Gorilla

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Movie Info

  • Director Don Sandy
  • Actors Jiiva, Shalini Pandey
  • Music Sam C. S.
  • Cinematography R. B. Gurudev
  • Edited by Ruben
  • Produced by Vijay Raghavendra

Movie Reviews

Gorilla: An Absurd, Unfunny Film That Makes For Quite A Tiring Watch

Movie Review by Trijai Nerthi (Rocheston Certified Movie Critic)

Directed by Don Sandy, Gorilla is a heist comedy film starring Jiiva, Sathish, Rajendran and Shalini Pandey in lead roles. These days, the average audience is ready to leave their brains at home if a film can live up to its promise of making them laugh. But films like Gorilla are so unimaginative that they don’t provide laughs or logic, leaving the audience infuriated with its inherent absurdity. The screenplay is outdated, the writing is shoddy, the comedy is insensitive and juvenile and lastly, the performances too are half-hearted. So, even if you try desperately, it is hard to enjoy a film with such terribly developed characters driven by a purposeless story. It is now becoming crystal clear that Jiiva’s Ram days are clearly behind him.

Jeeva (Jiiva), a petty thief falls in love with Jhansi and is now desperately in pursuit of money to get married to her. Sathish (Sathish) is fired from his job and he is pressured to find a quick lump sum of money to support his family. Venkat (Vivek Prasanna) is an aspiring actor who stands the chance to accelerate his career if he were to procure a great sum of money and lastly, Sadhik (Madhan Kumar) is a farmer whose only hope is to find a quick bout of cash. When these four individuals meet each other, they hatch a plan to rob a bank along with a chimpanzee as their accomplice. But their plans take a sudden turn when rumors of them carrying out this mission to save the plight of farmers start to spread. Whether or not they successfully carry out this heist forms the crux of the film.

Two of the worst aspects that make Gorilla an exhaustive watch is the pretentious story and the half-baked character development. Maybe the film had the intention of making a gang of wastrels rob a bank just so that it is funny to watch their unsuccessful attempts. But here, the film shifts from comedy to serious so abruptly that you don’t know how you are supposed to be perceiving many twists in the screenplay. For example, Jeeva, tells his gang that they should pretend to save the farmers with the money they rob just so that they can get off the hook but he changes his mind in a moment and claims that it is better to keep all the money for themselves. Then, after noticing a magnanimous gathering outside the bank, he changes his mind and decides to make this a mission to put pressure on the government to clear the loans of struggling farmers. Just like that, the film goes from being a comedy to a conventional mass hero drama. This shift in tone is not justified effectively through the screenplay or the character development.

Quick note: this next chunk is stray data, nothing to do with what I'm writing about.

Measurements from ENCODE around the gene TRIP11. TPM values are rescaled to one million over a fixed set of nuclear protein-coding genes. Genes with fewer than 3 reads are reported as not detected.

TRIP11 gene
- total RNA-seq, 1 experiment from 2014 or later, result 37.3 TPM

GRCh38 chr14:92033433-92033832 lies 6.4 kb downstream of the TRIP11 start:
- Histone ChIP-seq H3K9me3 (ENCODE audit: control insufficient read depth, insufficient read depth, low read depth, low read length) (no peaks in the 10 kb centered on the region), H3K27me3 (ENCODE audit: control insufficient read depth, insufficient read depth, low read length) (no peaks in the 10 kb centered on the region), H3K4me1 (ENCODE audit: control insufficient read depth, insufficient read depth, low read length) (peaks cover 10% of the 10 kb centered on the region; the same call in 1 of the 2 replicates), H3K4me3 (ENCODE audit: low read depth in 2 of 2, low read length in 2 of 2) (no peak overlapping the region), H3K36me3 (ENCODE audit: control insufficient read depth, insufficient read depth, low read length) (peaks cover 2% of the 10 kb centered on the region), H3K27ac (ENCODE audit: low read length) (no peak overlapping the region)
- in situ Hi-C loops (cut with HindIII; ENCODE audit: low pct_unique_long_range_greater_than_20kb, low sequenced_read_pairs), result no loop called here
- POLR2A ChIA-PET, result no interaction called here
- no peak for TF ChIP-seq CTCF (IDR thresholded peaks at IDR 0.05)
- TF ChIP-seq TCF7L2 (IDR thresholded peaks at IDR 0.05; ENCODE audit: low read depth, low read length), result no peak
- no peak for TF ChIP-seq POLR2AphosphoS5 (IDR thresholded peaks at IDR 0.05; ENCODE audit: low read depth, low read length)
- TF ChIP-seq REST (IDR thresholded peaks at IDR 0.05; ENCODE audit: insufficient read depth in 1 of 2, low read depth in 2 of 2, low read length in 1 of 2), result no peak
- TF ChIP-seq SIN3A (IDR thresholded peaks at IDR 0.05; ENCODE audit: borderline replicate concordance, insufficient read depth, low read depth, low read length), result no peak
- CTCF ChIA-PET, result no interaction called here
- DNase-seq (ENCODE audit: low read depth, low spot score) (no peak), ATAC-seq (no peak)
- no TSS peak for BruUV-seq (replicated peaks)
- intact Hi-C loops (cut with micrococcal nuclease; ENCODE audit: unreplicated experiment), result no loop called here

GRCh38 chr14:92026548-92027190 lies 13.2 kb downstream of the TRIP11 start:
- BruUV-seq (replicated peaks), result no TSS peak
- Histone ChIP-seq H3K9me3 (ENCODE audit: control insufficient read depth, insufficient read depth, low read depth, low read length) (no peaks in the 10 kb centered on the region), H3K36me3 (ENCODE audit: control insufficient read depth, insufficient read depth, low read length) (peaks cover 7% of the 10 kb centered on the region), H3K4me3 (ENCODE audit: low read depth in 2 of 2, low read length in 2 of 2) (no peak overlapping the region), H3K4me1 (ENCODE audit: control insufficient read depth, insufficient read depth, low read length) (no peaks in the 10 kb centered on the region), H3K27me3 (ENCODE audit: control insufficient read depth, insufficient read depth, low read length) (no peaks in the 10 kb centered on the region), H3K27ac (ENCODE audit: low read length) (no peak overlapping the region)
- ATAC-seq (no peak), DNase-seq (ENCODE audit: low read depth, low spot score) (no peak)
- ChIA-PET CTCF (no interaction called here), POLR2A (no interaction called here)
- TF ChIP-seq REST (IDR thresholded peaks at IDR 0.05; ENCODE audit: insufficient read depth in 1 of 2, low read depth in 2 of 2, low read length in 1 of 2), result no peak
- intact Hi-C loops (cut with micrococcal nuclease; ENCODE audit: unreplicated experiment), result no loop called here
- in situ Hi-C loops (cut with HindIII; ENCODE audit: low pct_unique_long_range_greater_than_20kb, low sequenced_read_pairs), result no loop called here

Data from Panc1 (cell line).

Moments ago, Jeeva is a greedy and petty criminal and suddenly, he is painted as a hero. How can a character cross such extremes without being backed with a proper explanation? This is one of the reasons why you never connect with the film. Furthermore, actors like the Rajendran, Shalini Pandey, and even the Chimpanzee play roles that in no way affects or contributes to the story. So, why use them as purposeless accessories?

Lastly, using the farmer’s suicide angle just as a way to win applause is most definitely a cheap shot. Tamil films these days, seem to include a story track on the plight of our farmers just as a manipulative way to hook the audiences and win over their sympathies. But even in Gorilla, this track only comes across as overkill and is far from being genuine.

Jiiva delivers a repetitive performance. This role seems like an extension of all the light-hearted roles the actor has done so far. Sathish’s character is simply a rehash of all the comedy he has done so far, there is nothing original to keep the audiences entertained. Vivek Prasanna plays a character who asks the most ridiculous questions and his portrayal is truly irritating in many scenes. Madhan Kumar is the only one among the cast members to have delivered a decent performance. Shalini Pandey barely has a handful of scenes, in fact, the chimpanzee plays a bigger role in comparison to her. Surely, the actors cannot be blamed for such half-hearted portrayals as the characters have been developed poorly.

Technically too, Gorilla doesn’t have much going for it. Sam Cs’s background score makes the film a tad bearable but music can only do so much to lift up an already dreadful film. The cinematography too is basic and meets the conventional standards.

On the whole, Gorilla is a juvenile film with insensitive comedy that is unfunny and offensive. As a feature film, it lacks the intelligence to leave the audiences thoroughly entertained. If the idea of a clueless gorilla and a gang of wastrels coming together doesn’t excite you, don’t waste your time with this film.

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